problem based on an analogy with the traditional slot
machine (one armed bandit) but with more than one
lever. When pulled at a time t = 0, 1, 2, ..., each lever
(or machine) k ∈ {k = 1, ..., K} provides a reward
rt drawn from a distribution θk associated to that specific lever. The objective of the gambler is to maximize the collected reward sum through iterative pulls.
It is classically assumed that the gambler has no initial
knowledge about the levers. However it is important
to understand that many CR applications may provide
some information that shall be used to design better
policies. For the sake of generality, and in order to
cope with the worst situations, we ignore on purpose
some of that information. The crucial tradeoff the
gambler faces at each trial is between “exploitation”
of the lever that has the highest expected payoff and
“exploration” to get more information about the expected payoffs of the other levers. In this paper we assume that the different payoffs drawn from a machine
are independent and identically distributed (i.i.d.) and
that the independence of the rewards holds between
the machines. However the different machines reward
distributions {θ1 , θ2 , ..., θK } are not supposed to be
the same. We invite the reader to refer to the previ-
To conclude on this first part of the paper, we would
like to enhance the fact that the proposed classification in this paper shows that a CR equipment cannot
depend on only one core decision making tool but on
a pool of techniques. Everytime it faces an environment, the equipment needs to have an estimation of
its a priori knowledge and on its reliability. To tackle
a particular context, the general process can be summarized through three questions: What can’t I do (design space)? What do I already know (a priori knowledge)? And what technique should I select to solve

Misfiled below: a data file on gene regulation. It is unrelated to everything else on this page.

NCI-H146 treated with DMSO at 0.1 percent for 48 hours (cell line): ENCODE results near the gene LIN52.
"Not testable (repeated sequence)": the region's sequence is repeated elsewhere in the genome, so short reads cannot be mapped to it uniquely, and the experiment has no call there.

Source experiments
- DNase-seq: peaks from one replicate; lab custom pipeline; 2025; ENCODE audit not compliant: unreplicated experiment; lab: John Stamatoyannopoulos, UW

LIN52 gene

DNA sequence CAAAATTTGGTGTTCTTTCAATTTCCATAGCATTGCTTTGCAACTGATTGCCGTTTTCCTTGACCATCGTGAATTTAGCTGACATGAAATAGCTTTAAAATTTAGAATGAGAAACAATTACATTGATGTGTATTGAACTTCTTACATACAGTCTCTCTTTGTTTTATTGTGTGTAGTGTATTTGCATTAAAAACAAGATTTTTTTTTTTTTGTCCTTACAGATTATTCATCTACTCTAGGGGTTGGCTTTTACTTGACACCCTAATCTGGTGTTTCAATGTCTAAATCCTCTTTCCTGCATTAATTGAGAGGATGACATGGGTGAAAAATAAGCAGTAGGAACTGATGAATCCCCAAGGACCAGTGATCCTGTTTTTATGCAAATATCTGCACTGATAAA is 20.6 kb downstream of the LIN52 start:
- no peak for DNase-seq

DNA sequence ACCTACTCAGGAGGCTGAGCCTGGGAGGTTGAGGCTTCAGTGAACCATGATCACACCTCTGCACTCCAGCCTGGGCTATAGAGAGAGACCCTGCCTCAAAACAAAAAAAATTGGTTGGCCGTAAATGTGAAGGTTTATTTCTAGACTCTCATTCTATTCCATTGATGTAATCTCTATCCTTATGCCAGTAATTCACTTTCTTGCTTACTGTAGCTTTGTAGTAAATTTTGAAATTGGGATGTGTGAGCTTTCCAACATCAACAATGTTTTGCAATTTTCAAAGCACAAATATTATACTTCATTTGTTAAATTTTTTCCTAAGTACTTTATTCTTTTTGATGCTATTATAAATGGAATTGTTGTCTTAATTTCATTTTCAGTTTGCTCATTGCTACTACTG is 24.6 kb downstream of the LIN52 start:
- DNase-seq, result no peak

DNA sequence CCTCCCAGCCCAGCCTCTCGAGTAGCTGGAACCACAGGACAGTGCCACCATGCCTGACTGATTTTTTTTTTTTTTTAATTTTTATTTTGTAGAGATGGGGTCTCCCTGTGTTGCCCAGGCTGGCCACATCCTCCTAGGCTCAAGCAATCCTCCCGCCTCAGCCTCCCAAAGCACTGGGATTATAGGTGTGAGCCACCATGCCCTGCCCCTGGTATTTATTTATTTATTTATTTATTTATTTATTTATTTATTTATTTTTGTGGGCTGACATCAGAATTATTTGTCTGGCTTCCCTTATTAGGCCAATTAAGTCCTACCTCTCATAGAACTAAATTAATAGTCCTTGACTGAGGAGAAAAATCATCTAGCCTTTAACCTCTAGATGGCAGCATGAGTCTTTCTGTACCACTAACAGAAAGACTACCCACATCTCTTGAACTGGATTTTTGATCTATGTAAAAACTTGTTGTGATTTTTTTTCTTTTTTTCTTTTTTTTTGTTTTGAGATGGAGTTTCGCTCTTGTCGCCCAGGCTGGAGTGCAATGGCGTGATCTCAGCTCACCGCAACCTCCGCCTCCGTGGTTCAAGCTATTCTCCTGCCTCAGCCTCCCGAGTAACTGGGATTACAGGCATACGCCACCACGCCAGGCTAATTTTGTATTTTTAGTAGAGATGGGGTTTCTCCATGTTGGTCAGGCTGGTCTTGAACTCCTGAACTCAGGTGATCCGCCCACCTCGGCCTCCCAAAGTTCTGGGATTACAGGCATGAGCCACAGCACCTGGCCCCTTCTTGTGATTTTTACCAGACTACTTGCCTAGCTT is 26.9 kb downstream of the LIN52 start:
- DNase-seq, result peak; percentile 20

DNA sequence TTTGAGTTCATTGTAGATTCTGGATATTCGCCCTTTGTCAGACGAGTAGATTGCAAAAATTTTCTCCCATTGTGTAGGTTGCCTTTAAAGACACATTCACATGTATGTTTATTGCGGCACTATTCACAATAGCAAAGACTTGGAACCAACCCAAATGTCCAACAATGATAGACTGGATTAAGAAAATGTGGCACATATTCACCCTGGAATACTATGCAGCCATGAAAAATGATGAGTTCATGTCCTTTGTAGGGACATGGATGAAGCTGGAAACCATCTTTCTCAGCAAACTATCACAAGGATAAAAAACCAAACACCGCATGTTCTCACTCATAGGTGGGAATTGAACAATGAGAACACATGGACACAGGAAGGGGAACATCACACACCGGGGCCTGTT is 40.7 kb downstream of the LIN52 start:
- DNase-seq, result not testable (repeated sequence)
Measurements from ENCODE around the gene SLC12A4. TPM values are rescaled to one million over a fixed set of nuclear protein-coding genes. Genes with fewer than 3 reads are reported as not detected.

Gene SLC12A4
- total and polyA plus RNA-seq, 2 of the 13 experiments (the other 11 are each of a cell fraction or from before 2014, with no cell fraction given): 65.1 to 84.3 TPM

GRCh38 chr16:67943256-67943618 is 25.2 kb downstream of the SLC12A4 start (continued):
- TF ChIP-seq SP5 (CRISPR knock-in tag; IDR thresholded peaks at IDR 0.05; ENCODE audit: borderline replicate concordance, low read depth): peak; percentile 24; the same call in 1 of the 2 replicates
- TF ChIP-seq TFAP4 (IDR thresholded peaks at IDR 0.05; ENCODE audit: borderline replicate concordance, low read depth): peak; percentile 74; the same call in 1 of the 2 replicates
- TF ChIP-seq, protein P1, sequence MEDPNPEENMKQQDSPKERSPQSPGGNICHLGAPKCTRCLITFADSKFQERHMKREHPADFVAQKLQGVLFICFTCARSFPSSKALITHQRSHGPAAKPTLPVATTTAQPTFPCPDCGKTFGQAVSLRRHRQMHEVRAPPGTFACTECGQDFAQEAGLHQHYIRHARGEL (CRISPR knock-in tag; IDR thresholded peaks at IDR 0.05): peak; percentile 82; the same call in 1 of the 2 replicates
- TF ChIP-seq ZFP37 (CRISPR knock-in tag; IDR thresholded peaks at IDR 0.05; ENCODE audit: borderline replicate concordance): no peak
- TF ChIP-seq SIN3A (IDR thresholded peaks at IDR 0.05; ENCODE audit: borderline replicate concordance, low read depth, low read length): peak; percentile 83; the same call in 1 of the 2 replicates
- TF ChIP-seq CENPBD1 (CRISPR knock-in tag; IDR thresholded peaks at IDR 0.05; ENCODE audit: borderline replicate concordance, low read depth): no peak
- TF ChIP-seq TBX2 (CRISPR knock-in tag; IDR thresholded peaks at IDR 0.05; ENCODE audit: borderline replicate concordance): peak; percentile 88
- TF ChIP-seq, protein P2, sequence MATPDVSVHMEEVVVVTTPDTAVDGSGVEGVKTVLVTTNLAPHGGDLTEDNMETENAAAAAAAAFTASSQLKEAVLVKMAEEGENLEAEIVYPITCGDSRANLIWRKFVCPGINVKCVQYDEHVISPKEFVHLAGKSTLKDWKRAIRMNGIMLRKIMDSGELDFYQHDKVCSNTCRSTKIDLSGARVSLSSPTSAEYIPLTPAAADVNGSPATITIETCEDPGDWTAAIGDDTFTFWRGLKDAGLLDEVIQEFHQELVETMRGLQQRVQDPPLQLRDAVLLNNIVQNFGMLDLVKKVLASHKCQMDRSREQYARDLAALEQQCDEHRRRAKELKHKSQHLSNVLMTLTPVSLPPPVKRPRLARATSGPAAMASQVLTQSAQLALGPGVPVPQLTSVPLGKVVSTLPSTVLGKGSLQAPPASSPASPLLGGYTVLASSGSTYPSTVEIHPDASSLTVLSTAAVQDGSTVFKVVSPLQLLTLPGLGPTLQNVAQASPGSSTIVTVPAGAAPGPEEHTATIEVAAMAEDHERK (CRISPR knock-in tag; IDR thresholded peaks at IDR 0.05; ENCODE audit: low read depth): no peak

the decision making problem?
In the next section we further detail a particular
case of partial monitoring under uncertainty known
as multi-armed bandit framework. Within this framework we assume that we only have very limited a
priori knowledge on the environment and on the CR
itself, which makes senses within a CR framework.
The purpose of the method suggested in this section in
to offer a balance between exploration and exploitation phase without interrupting the communication
process, i.e., while providing a certain service to the
Thus there are two possible solutions: on one the
hand, we could use statistical learning to try and infer a relationship between the performance of one
configuration in one context and the performance of
the same configuration in a different context. These
methods can be efficient; however it is often at the
cost of a large overhead in terms of computation
time and memory. On the other hand we could assume, if possible, that for two “close” contexts (e.g.,
SN R1 = 9 dB and SN R2 = 9.05 dB ) the performance of a configuration doesn’t change much. Then
we can group several contexts and form a cluster.
That would enable us to divide the context into several clusters (e.g., We can represent a large interval of
SNRs by several clusters : [0 20]=[0 1]∪[1 2]. . . [19
20]). And finally address locally the learning problem in every cluster as one MAB problem on a fixed
context. Consequently, we can duplicate the tools already used in the case of one MAB problem to deal
with the case where we have several MAB problems,
one in every cluster. Within this framework, every
cluster shall have its own learning algorithm to estimate, on average depending on the cluster size, the
best configuration.
In this paper we prefer the latter approach that is
very intuitive and doesn’t cost a lot of the already limited computational resources in a CR equipment. The
learning tools used are the same already presented in
[6]. In order to make this paper as self-sufficient as